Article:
By the time of the 2010 Winter Olympics in Vancouver, Shaun White was already a legend in the extreme sports world – particularly in snowboarding.

Having received his first sponsorship at the young age of seven, White dabbled as a skateboarder and was mentored by skating legend Tony Hawk. However, the slopes called White’s name and he embarked on what is now regarded the greatest professional snowboarding resume in history.

In 2010 at the halfpipe event, White achieved what was thought the impossible and scored 46.8 (out of a possible 50) on his first of three runs, securing victory after only one attempt.

While he could have sat on the bench for his remaining runs, he continued to compete and secured a final score of 48.4. He finished his second run with a never-before-seen stunt called a Double McTwist 1260 - which he renamed ‘The Tomahawk’.

Nancy Kerrigan and Tonya Harding

Portrayed in the 2017 drama-comedy I, Tonya starring Margot Robbie; Nancy Kerrigan was a champion figure skater during the ‘90s who was assaulted with a police baton by Shane Stant – organised by Tonya Harding’s ex-husband Jeff Gillooly.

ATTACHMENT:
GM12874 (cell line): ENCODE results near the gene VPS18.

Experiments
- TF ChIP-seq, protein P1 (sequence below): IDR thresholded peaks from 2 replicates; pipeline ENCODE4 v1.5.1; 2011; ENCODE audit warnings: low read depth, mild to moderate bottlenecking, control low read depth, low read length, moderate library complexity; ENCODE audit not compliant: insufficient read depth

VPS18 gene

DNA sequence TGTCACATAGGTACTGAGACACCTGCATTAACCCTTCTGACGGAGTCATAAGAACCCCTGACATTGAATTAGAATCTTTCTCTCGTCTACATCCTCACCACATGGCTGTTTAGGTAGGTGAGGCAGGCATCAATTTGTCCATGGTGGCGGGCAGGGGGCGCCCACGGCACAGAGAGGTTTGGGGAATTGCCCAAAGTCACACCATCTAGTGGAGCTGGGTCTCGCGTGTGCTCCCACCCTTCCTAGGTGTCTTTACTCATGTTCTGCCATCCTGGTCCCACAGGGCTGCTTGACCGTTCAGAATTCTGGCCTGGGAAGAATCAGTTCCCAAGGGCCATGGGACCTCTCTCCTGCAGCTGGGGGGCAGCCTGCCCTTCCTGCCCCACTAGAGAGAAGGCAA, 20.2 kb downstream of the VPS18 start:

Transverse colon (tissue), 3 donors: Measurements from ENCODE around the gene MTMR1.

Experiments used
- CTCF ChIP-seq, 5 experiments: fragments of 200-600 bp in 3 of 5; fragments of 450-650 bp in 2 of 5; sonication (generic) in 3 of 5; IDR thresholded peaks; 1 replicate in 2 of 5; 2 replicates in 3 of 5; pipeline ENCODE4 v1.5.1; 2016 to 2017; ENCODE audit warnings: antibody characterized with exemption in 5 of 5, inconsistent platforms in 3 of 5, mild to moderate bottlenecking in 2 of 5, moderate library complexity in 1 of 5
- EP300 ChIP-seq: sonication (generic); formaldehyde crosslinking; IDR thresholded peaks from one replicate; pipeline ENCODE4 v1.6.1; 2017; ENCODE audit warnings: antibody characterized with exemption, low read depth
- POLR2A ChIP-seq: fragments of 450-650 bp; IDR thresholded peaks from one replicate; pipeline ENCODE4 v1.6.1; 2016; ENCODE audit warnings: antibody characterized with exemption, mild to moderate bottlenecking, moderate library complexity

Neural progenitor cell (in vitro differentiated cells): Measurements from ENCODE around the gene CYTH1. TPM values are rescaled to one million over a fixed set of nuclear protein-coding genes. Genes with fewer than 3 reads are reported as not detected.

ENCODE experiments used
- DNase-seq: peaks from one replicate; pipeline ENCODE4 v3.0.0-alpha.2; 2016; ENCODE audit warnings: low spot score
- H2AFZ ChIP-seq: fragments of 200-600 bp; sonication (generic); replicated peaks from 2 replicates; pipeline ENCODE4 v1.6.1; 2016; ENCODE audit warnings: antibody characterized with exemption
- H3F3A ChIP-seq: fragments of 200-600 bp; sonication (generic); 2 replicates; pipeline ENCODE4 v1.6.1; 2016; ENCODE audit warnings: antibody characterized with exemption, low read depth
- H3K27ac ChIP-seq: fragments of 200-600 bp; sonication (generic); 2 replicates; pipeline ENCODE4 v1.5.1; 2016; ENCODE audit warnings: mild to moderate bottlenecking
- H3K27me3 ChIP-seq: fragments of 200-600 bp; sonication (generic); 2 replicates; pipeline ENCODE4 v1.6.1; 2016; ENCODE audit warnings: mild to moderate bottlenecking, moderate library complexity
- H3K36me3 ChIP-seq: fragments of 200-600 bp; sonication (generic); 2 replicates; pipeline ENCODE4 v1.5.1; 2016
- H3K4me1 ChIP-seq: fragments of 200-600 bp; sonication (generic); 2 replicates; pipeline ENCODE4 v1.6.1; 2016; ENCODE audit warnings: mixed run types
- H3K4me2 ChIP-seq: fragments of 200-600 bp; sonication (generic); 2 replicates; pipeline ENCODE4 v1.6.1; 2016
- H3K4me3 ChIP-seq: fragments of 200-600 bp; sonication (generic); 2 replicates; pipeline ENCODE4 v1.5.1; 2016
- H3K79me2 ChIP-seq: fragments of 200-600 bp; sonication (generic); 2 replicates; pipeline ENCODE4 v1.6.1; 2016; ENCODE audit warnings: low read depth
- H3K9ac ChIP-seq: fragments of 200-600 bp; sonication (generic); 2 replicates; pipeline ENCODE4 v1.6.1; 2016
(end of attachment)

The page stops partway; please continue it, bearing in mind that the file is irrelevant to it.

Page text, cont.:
The assault was intended to take Kerrigan out of contention to compete at the 1994 Lillehammer Olympics – paving the way for Harding to claim gold. However, after the devastating blow to her knee, Kerrigan made a miraculous recovery in only seven weeks and managed to compete at the 1994 Winter Olympics – alongside Harding.

Kerrigan ultimately finished in second place, winning a silver medal behind the Ukrainian Oksana Baiul. Harding finished eighth. 

Kerrigan was inducted into the United States Figure Skating Hall of Fame in 2004. 


Kerrigan's Lillehammer 1994 free skating routine

Eddie the Eagle